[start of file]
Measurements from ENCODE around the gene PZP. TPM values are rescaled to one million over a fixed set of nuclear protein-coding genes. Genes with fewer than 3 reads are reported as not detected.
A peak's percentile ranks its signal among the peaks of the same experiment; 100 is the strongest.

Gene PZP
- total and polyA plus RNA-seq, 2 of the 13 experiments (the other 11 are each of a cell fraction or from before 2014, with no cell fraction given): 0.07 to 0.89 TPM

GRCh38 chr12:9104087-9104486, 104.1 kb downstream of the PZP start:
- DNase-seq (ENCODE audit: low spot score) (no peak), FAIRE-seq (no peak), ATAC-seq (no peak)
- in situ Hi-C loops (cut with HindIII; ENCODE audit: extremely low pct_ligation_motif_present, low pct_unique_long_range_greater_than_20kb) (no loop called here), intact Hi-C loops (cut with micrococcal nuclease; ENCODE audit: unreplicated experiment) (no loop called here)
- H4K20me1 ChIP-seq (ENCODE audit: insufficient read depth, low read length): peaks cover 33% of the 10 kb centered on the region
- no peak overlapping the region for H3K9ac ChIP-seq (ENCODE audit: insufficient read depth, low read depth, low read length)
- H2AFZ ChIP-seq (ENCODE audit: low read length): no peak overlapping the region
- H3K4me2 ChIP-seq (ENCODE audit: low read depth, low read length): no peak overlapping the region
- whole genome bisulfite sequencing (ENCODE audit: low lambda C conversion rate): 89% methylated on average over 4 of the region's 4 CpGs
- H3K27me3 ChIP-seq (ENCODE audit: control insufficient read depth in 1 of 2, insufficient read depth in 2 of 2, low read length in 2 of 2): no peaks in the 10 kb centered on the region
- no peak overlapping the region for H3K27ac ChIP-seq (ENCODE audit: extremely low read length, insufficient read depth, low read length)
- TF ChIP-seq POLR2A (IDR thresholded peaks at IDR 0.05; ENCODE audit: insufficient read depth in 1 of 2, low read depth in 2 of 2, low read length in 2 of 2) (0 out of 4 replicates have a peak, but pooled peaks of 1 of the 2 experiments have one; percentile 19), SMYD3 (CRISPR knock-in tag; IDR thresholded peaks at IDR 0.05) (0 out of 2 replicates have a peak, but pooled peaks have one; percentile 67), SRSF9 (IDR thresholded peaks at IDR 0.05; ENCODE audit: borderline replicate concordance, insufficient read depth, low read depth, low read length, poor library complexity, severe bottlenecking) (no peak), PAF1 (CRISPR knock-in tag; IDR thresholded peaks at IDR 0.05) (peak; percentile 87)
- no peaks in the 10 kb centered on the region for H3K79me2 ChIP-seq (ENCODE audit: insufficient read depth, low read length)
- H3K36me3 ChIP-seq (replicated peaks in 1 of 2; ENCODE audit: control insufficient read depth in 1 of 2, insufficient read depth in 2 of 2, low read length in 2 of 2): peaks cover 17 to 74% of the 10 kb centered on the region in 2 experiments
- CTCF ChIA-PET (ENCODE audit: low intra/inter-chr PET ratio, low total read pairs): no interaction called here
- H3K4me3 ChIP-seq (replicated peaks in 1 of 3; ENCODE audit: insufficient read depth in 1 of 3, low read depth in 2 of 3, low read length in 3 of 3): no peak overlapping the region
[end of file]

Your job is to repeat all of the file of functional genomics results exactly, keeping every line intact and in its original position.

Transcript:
Measurements from ENCODE around the gene PZP. TPM values are rescaled to one million over a fixed set of nuclear protein-coding genes. Genes with fewer than 3 reads are reported as not detected.
A peak's percentile ranks its signal among the peaks of the same experiment; 100 is the strongest.

Gene PZP
- total and polyA plus RNA-seq, 2 of the 13 experiments (the other 11 are each of a cell fraction or from before 2014, with no cell fraction given): 0.07 to 0.89 TPM

GRCh38 chr12:9104087-9104486, 104.1 kb downstream of the PZP start:
- DNase-seq (ENCODE audit: low spot score) (no peak), FAIRE-seq (no peak), ATAC-seq (no peak)
- in situ Hi-C loops (cut with HindIII; ENCODE audit: extremely low pct_ligation_motif_present, low pct_unique_long_range_greater_than_20kb) (no loop called here), intact Hi-C loops (cut with micrococcal nuclease; ENCODE audit: unreplicated experiment) (no loop called here)
- H4K20me1 ChIP-seq (ENCODE audit: insufficient read depth, low read length): peaks cover 33% of the 10 kb centered on the region
- no peak overlapping the region for H3K9ac ChIP-seq (ENCODE audit: insufficient read depth, low read depth, low read length)
- H2AFZ ChIP-seq (ENCODE audit: low read length): no peak overlapping the region
- H3K4me2 ChIP-seq (ENCODE audit: low read depth, low read length): no peak overlapping the region
- whole genome bisulfite sequencing (ENCODE audit: low lambda C conversion rate): 89% methylated on average over 4 of the region's 4 CpGs
- H3K27me3 ChIP-seq (ENCODE audit: control insufficient read depth in 1 of 2, insufficient read depth in 2 of 2, low read length in 2 of 2): no peaks in the 10 kb centered on the region
- no peak overlapping the region for H3K27ac ChIP-seq (ENCODE audit: extremely low read length, insufficient read depth, low read length)
- TF ChIP-seq POLR2A (IDR thresholded peaks at IDR 0.05; ENCODE audit: insufficient read depth in 1 of 2, low read depth in 2 of 2, low read length in 2 of 2) (0 out of 4 replicates have a peak, but pooled peaks of 1 of the 2 experiments have one; percentile 19), SMYD3 (CRISPR knock-in tag; IDR thresholded peaks at IDR 0.05) (0 out of 2 replicates have a peak, but pooled peaks have one; percentile 67), SRSF9 (IDR thresholded peaks at IDR 0.05; ENCODE audit: borderline replicate concordance, insufficient read depth, low read depth, low read length, poor library complexity, severe bottlenecking) (no peak), PAF1 (CRISPR knock-in tag; IDR thresholded peaks at IDR 0.05) (peak; percentile 87)
- no peaks in the 10 kb centered on the region for H3K79me2 ChIP-seq (ENCODE audit: insufficient read depth, low read length)
- H3K36me3 ChIP-seq (replicated peaks in 1 of 2; ENCODE audit: control insufficient read depth in 1 of 2, insufficient read depth in 2 of 2, low read length in 2 of 2): peaks cover 17 to 74% of the 10 kb centered on the region in 2 experiments
- CTCF ChIA-PET (ENCODE audit: low intra/inter-chr PET ratio, low total read pairs): no interaction called here
- H3K4me3 ChIP-seq (replicated peaks in 1 of 3; ENCODE audit: insufficient read depth in 1 of 3, low read depth in 2 of 3, low read length in 3 of 3): no peak overlapping the region